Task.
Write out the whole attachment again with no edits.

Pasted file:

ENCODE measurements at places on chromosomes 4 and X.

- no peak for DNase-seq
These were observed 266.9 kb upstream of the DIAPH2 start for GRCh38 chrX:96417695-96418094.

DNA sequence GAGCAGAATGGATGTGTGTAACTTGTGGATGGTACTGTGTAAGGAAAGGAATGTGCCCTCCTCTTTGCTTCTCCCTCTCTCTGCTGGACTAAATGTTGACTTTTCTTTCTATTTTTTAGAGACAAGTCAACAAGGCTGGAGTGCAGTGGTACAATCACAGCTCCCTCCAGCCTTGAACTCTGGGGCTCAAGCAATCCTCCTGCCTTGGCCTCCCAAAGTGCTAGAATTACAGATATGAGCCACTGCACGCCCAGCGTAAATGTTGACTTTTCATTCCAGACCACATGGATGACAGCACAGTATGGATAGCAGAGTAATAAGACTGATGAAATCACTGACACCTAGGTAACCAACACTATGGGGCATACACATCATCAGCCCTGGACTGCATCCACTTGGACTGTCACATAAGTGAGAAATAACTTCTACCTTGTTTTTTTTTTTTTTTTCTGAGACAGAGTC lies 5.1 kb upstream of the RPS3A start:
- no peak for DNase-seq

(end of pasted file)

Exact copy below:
ENCODE measurements at places on chromosomes 4 and X.

- no peak for DNase-seq
These were observed 266.9 kb upstream of the DIAPH2 start for GRCh38 chrX:96417695-96418094.

DNA sequence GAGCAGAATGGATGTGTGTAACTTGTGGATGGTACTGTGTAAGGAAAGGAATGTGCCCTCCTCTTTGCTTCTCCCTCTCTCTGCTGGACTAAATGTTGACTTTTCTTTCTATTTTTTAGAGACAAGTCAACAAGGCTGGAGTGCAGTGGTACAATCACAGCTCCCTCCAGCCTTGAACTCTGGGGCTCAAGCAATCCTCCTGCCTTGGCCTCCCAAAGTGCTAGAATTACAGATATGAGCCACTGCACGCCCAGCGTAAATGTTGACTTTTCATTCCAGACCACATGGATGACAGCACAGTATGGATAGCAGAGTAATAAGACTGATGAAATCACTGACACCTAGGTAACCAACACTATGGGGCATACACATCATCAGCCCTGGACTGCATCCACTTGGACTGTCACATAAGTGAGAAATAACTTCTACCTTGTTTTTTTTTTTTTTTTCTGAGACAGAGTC lies 5.1 kb upstream of the RPS3A start:
- no peak for DNase-seq